Calgary strongest major housing market in Canada: BMO – Sellers have upper hand on prices

 Calgary has reclaimed its title as the strongest major housing market in the country after correcting several years ago, says a new report released Thursday by BMO Economics.

The report, Canadian Housing Update: Tale of Four Cities, examined the state of the housing markets in Canada’s four largest cities: Vancouver, Calgary, Toronto and Montreal.

Sal Guatieri, senior economist with BMO Capital Markets, said listings are lean in the city, giving sellers the upper hand right now on prices.

“Three main factors. Strong economy. Strong population growth. And good affordability. Those are all driving Calgary’s housing market now and likely in the future,” said Guatieri.

“We don’t see bad things happening to Calgary’s economy any time soon, barring a big drop in oil prices for example. And we think Alberta for one will definitely lead economic growth perhaps for the next couple of years riding the energy boom. As a result, Canadians from across the country will likely continue to migrate to Alberta and Calgary looking for work. That can always support the housing market.”

According to the Calgary Real Estate Board, year-to-date up to Wednesday, there have been 22,489 MLS sales in the city, up 10.85 per cent from a year ago. New listings of 31,366 are up by 0.75 per cent but active listings of 3,034 are down 19.27 per cent. So far this year, the median selling price of $400,000 has increased by 5.26 per cent while the average sale price of $456,680 has risen by 6.60 per cent.

“Calgary’s resale housing market has been strong this year,” said Ben Brunnen, an economic consultant in the city. “A lot of people are moving to our city and finding that rents are high but the economy is good. Under these conditions, homeownership makes sense.

“Unlike the last housing market expansion a lot of current homeowners are staying put, which keeps inventories low. Strong confidence in Alberta’s economic prospects and the threat of higher housing costs in the future could also be pushing more people into the market.”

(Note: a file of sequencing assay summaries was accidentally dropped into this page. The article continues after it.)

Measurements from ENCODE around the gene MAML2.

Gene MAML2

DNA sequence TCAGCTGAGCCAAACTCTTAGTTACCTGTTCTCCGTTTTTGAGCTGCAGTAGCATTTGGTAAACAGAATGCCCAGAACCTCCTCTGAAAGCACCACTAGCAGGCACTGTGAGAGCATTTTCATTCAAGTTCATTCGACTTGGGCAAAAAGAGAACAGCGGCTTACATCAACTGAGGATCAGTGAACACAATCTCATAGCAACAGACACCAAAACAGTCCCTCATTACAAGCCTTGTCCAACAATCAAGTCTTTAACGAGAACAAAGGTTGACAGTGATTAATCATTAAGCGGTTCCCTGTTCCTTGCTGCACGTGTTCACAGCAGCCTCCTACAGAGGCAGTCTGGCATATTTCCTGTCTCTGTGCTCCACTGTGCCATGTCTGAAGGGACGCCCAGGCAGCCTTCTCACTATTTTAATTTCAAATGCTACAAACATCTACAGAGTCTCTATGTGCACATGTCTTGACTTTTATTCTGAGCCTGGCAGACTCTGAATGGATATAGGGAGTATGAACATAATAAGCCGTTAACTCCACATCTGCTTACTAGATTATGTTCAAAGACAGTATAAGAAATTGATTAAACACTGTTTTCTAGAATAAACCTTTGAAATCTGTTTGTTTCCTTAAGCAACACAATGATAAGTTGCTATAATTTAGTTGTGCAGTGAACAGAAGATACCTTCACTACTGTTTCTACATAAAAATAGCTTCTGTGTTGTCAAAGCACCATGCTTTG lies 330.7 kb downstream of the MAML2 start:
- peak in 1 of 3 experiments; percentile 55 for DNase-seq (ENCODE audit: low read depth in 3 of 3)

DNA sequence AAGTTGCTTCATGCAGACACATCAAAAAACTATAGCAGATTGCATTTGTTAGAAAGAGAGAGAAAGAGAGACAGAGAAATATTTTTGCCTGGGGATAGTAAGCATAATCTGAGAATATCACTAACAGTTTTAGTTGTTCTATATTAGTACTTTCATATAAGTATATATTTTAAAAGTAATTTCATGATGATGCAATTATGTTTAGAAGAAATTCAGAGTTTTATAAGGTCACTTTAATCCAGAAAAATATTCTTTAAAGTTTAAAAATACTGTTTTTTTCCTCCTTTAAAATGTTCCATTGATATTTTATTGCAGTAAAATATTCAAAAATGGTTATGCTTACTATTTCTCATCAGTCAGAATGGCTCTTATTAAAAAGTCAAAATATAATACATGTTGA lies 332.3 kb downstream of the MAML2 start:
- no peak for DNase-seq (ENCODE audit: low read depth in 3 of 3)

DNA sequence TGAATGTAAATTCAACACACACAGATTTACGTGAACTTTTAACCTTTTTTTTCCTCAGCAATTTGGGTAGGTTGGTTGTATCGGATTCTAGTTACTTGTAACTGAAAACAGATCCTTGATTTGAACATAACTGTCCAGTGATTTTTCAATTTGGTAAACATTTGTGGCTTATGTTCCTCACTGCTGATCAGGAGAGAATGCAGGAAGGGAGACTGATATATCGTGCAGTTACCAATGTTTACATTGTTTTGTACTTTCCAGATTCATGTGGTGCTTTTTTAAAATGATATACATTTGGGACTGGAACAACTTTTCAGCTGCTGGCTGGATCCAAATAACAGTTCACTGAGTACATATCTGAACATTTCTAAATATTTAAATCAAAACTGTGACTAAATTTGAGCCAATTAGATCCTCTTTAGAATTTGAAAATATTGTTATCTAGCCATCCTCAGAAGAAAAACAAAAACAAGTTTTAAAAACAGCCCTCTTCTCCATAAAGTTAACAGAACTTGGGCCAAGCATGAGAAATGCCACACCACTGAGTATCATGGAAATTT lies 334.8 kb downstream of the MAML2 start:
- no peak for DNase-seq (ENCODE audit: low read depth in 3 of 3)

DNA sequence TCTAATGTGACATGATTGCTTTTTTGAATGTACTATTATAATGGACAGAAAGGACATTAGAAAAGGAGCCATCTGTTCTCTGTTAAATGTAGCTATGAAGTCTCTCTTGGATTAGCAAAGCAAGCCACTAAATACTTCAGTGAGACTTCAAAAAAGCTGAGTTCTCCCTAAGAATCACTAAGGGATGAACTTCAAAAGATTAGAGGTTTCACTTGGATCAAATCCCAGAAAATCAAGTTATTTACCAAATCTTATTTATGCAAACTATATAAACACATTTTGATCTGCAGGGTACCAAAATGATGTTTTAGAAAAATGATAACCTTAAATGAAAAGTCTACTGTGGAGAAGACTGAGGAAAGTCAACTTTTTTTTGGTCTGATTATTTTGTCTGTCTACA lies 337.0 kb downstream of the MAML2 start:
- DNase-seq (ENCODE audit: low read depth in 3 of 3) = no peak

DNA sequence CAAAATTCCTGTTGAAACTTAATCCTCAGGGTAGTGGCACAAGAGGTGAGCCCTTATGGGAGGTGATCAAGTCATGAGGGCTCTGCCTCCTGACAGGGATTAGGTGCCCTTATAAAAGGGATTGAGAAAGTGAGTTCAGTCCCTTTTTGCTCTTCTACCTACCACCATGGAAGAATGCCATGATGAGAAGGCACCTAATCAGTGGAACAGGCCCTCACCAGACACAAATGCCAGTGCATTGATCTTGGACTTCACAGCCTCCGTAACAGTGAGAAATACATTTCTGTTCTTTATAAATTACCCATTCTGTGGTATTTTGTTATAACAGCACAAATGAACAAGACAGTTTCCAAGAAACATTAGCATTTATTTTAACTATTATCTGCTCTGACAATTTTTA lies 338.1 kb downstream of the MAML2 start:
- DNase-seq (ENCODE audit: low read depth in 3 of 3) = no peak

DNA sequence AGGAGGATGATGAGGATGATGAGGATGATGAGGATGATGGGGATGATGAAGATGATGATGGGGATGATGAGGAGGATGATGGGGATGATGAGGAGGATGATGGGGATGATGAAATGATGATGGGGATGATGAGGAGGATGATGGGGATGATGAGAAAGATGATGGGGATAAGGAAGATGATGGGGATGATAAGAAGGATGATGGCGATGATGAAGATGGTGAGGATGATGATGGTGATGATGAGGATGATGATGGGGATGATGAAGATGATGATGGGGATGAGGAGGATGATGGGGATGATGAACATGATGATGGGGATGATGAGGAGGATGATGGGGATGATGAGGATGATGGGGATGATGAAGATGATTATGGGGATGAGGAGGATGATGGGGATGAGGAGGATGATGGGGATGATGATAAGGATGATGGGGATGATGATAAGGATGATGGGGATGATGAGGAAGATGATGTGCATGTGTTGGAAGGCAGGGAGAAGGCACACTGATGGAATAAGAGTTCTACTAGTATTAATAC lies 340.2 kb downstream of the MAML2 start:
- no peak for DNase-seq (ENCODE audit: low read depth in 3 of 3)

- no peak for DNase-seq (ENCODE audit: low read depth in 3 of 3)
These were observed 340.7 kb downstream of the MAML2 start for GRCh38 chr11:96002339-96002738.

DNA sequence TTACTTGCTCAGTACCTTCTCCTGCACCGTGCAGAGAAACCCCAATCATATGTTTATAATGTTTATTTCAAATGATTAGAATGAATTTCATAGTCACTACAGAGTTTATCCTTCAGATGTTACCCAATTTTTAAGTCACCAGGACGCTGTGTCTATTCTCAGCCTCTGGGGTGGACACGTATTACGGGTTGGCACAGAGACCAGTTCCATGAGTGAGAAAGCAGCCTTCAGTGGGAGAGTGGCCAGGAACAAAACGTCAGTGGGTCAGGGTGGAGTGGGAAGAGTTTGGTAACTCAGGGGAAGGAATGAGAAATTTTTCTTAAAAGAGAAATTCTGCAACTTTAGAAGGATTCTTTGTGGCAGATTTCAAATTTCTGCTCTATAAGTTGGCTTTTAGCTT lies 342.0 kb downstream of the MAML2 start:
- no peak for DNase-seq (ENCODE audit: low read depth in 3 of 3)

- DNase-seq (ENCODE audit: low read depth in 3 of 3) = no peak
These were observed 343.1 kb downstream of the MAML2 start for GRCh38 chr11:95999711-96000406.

The BMO report said new home construction has picked up but housing starts have barely kept pace with an exploding population.

“Inventories of new homes are very low, while benchmark prices are climbing the fastest among major cities and have now all but retraced the 16 per cent collapse from 2007 to 2009, said BMO.

Guatieri said that despite “heady price gains” they remain reasonable at about four times the median family income and mortgage costs “consuming a manageable” 23 per cent of earnings.

“About half of the increase in prices is supported by rising income. Hourly wages in Alberta are up 4.4 per cent year over year in the first 10 months of the year, double the national rate,” he said.

BMO said immigrants and young Canadians are flocking to the city, drawn by better job prospects, faster wage growth, and healthier housing affordability than in Vancouver and Toronto.

“Strong economic and population growth will encourage an upward trend in Calgary’s house prices, though higher borrowing costs will moderate the gains,” added Guatieri.

The report listed Calgary’s median family income at $100,500. The other three cities surveyed had median family incomes of $72,400 in Toronto, $72,800 in Vancouver and $73,200 in Montreal.

The ratio of house prices to annual family income in Calgary was 4.1. It was also 4.1 in Montreal, 6.6 in Toronto and 8.3 in Vancouver.

The mortgage service costs as a percentage of family income were: 23.1 in Calgary, 39.3 in Toronto, 50.2 in Vancouver and 23.1 in Montreal.

 

© Copyright (c) The Calgary Herald

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